We bring together optimists who deliver space edge technology to fulfill our ambitious mission.
To connect people everywhere by inventing and integrating audacious technologies.
Project Loon aims to partner with Telcos globally to extend their LTE service to unserved and underserved communities, as well as help ensure continuity of service in the event of natural disasters.
Sameera Ponda, Aerospace Engineer
In her first year at MIT, Sam took "Introduction to Aerospace Engineering and Design,” a class in which she learned what engineering was all about. The final project was to build a balloon-style blimp that could fly around the gym as fast as possible. Enjoying the application of math and science towards useful purposes, she decided to major in Aerospace Engineering. Sam went on to receive her PhD from MIT in the same field, focusing on how to design controllers for aerial vehicles and how to do autonomous fleet management and operations in uncertain environments.
These experiences led Sam to Loon, where she leads the Planning, Simulation, and Controls software team, developing algorithms for balloon navigation, autonomous fleet management, wind fusion and forecasting, monitoring fleet health and safety, and simulating future projected paths. Sam and her team also work closely with the business and engineering teams to analyze balloon performance and make decisions about the overall system, such as fleet sizing, how many batteries and solar panels we need, and what our optimal antenna choices are.
Brian Barritt, Engineering
A lifelong enthusiast of computers, wireless networks, and space, Brian found a new research laboratory at NASA while looking for a graduate research project, and jumped at the opportunity to work at the lab, which combined computer network systems engineering, design, simulation, and emulation for intelligent space communications networks. He later pursued opportunities in exotic wireless networks in industry, including heart implant wireless communications, space networks, next generation WiFi networks, and high-altitude solar gliders. Brian earned his PhD from Case Western Reserve University, where his dissertation focused on the modeling, simulation, and operational control of aerospace communication networks.
At Loon, Brian leads the Networking team on Loon which is responsible for ensuring that packets can transit each of our atmospheric satellites, across a multi-hop mesh network in the stratosphere, down to Earth, across terrestrial Fiber, through our partner networks, and on to the Internet.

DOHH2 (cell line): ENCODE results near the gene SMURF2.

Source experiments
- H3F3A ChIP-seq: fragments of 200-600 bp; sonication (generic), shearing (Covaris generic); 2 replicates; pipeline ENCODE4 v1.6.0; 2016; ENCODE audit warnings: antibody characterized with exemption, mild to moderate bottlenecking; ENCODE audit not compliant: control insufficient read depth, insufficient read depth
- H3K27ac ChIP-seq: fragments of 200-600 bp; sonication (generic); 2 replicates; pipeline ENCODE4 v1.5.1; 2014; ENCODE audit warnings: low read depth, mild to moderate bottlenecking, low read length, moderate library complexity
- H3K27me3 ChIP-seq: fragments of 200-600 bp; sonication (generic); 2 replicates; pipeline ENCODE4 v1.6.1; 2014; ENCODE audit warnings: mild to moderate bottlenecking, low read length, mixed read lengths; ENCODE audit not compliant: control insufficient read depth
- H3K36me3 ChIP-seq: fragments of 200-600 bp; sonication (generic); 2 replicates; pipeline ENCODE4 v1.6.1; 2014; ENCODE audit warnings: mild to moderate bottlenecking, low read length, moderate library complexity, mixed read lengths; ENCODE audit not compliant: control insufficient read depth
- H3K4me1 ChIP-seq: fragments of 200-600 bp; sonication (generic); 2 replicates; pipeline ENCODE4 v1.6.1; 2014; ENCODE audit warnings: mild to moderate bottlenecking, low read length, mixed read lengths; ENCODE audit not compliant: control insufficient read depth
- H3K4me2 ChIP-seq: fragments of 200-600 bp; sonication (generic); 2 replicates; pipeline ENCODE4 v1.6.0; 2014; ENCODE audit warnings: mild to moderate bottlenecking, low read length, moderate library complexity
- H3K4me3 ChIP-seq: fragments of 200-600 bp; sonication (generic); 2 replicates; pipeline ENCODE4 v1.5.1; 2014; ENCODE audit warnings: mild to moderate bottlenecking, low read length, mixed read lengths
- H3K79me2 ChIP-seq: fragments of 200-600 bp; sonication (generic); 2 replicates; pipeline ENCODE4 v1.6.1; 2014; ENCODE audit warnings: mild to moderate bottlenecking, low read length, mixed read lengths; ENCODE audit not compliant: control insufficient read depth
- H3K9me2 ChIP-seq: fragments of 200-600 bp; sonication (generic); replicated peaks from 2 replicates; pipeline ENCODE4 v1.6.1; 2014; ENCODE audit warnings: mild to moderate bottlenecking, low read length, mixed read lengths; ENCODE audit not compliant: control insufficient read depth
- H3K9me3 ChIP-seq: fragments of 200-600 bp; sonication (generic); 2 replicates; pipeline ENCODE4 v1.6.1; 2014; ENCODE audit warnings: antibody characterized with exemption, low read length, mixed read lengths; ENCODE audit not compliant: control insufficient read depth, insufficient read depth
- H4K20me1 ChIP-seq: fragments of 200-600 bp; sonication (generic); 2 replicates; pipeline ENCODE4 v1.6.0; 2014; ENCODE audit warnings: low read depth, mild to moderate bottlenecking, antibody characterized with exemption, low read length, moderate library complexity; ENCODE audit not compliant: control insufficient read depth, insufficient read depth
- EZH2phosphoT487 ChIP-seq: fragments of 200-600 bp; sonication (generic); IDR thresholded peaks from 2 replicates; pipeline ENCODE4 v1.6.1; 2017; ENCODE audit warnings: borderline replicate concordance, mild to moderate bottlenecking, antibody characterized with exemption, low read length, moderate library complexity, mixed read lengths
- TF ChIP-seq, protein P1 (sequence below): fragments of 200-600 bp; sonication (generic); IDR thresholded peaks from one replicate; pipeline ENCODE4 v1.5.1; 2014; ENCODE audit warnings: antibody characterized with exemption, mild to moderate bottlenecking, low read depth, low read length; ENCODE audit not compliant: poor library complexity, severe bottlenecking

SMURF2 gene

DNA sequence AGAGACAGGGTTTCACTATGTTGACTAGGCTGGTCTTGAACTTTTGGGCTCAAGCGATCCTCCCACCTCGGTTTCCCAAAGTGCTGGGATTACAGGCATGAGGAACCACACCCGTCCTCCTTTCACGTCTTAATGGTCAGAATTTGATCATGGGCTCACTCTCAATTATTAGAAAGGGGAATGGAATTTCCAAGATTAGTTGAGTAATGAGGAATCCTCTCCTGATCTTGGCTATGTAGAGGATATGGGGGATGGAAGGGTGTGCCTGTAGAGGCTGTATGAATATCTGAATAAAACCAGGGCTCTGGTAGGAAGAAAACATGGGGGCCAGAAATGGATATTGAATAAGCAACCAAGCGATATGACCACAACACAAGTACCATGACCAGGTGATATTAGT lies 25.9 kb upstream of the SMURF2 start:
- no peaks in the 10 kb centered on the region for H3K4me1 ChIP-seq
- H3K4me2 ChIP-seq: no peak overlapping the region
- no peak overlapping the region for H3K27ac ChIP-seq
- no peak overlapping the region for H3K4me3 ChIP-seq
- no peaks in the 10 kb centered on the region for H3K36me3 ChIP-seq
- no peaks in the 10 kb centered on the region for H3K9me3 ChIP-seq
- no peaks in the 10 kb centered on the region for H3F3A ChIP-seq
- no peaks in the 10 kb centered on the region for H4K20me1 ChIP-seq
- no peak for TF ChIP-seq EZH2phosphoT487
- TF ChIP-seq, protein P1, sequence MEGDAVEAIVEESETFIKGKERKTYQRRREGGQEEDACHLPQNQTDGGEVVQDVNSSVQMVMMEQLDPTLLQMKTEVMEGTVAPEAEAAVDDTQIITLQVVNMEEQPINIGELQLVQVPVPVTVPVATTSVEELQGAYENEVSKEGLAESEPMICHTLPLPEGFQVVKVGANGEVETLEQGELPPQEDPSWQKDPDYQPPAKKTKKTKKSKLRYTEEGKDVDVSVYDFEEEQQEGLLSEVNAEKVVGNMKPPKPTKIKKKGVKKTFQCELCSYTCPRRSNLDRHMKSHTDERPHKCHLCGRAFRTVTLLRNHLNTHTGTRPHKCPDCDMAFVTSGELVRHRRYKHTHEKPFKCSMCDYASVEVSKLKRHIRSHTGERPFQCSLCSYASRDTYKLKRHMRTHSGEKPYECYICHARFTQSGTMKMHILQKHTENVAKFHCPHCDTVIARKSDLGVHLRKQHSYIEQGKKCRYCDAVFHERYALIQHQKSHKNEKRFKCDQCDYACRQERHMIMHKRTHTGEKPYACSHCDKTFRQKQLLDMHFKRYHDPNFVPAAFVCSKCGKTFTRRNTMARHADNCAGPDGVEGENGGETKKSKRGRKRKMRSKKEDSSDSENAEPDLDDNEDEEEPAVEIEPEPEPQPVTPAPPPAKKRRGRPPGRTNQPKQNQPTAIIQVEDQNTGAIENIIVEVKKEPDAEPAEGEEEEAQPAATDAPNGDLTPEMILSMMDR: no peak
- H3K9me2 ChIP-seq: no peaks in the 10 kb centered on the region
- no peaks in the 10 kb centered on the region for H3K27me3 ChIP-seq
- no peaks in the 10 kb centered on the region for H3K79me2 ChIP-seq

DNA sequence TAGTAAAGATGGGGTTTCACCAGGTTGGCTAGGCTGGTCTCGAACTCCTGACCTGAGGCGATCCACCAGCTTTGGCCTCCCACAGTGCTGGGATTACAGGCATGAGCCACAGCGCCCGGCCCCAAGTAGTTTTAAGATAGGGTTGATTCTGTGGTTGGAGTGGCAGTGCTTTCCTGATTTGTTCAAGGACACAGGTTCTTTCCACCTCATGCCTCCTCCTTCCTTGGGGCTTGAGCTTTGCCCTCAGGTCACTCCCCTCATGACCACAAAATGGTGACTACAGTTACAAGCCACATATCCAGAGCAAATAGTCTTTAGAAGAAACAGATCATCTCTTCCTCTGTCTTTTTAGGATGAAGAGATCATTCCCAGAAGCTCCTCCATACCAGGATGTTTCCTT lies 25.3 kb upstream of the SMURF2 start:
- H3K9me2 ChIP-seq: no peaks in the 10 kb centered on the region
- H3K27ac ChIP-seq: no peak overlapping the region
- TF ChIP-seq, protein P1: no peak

Leo Bouygues, Aviation
With his keen interest in engineering and appetite for business, Leo earned a master’s degree in Aeronautical Engineering from Imperial College and two master’s degrees in management, one from HEC Paris and one from MIT. Leo’s unique background and passion for aviation made him an excellent fit for the Loon team, where he began working with international regulators to secure required permissions, a role for which is French fluency came in handy.
Leo manages Loon’s airborne operations -- Loon Mission Control -- which runs 24 hours a day, 7 days a week, 365 days a year, handling the balloons from the moment they leave the ground until the moment they are guided back down to Earth. Loon Mission Control works with air-traffic control services, aviation authorities, and civil and military aviation authorities around the world to agree on operational procedures for this entirely new system. Leo and the team of systems experts constantly monitor the airborne fleet to ensure safety and compliance with regulations.
Amrita Lonkar, Hardware Reliability Engineer
As a young girl growing up in a conservative town in India, Amrita had a love of math and physics, but was not expected to pursue a career in technology. Amrita first got access to the Internet in college at IIT Kanpur in India where she was able to apply to Stanford, the school from which she earned a master’s degree and a PhD in aerospace engineering. At Stanford, Amrita developed numerical methods to simulate planetary entry of spacecraft. At Loon, Amrita is responsible for the reliability of our communication system, ensuring that it is able to endure the challenging conditions in the stratosphere. By reproducing stratospheric conditions in the lab, Amrita and the design engineers can catch issues early to fix and validate the system design before the flight. Amrita is humbled by the opportunity to pay it forward at Loon, by providing Internet access to people in developing communities around the world.